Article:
Julie Andrews didn’t originate the role of Maria in “The Sound of Music.” That honor belongs to Mary Martin, best known for her fanciful Peter Pan. But Andrews, who played Maria in the classic 1965 film, remains the gold standard by which all others are measured.
Billie Wildrick, who plays Maria in Ordway Center’s big and elegant new holiday production, clearly has Andrews in her head, even as she makes a claim to owning the role of the would-be-nun turned governess.
Carrying the show with charisma, a light touch and a soaring voice, Wildrick brings sunshine, zest and a winning spirit to Gary Briggle’s slow-but-sure staging of “Music,” which opened Saturday in St. Paul. Wildrick has spark and dimension on her numbers, from the title song to her celebratory “My Favorite Things.” And she is well-paired with Dieter Bierbrauer, the commanding actor and singer who plays Captain von Trapp. His archness and reserve early on helps give his “Edelweiss,” delivered near the end, a powerful emotional punch.
True to its name, “Music” has always been about how great songs can point the way out of difficulties, both on the home front and in the larger world. Von Trapp, who once loved to play and sing, lost his joy when his wife died, leaving him with seven stairstep children. Music, brought back into the family by Maria, helps him to find love and to heal, helps free his children from the martial regimen he imposed and helps the family ultimately escape the Nazis.
Briggle has staged this Rodgers and Hammerstein classic in an almost operatic style. He often plants his actors onstage and lets them rip, which feels languorous at times — especially to viewers who might wish for brisk, efficient transitions and tight action. But it works to showcase the voices.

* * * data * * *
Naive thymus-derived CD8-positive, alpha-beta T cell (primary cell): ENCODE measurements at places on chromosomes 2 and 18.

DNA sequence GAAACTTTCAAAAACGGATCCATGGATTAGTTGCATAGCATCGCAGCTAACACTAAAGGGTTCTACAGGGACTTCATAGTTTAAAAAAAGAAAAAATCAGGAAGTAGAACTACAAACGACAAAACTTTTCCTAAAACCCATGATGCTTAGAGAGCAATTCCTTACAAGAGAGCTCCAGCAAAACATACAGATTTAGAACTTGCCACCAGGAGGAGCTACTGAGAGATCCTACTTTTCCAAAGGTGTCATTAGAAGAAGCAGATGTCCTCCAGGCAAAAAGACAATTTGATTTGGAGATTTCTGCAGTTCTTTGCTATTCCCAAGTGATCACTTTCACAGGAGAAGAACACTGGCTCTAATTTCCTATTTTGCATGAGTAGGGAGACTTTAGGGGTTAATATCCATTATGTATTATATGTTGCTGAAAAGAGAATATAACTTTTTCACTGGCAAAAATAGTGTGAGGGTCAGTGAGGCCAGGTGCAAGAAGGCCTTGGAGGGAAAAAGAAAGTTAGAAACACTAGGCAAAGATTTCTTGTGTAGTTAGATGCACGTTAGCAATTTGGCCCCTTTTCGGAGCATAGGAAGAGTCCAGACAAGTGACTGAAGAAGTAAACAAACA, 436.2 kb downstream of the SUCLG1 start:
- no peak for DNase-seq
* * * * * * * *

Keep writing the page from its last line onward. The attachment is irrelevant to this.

And what voices they are. Tammy Hensrud, who plays the Mother Abbess, delivers a powerful rendition of “Climb Ev’ry Mountain” that will make you want to run barefoot up your own Everest. Kersten Rodau, as von Trapp’s fiancee Elsa, and James Detmar as her friend Max, join Bierbrauer in a heartfelt rendition of “How Can Love Survive.”
Caroline Innerbichler, who plays Liesl, the oldest von Trapp child, and Matthew Rubbelke, as her boyfriend Rolf, imbue “Sixteen Going on Seventeen” with sweetness and charm. In fact, all the children deliver with oodles of cuteness.
Some of the acting is a bit stilted, however. Peter Moore undersells the Nazi honcho Herr Zeller. He seems a bit limp when he raises his hand in the Nazi salute and says “Heil?” with a question mark, as if he is reluctant to go there. But he should, like J.P. Fitzgibbons, who gives German Admiral von Schreiber an air of stern foreboding.
That serves to sharpen the glorious sounds of a show whose swelling orchestra is conducted by Raymond Berg. The hills really are alive with music.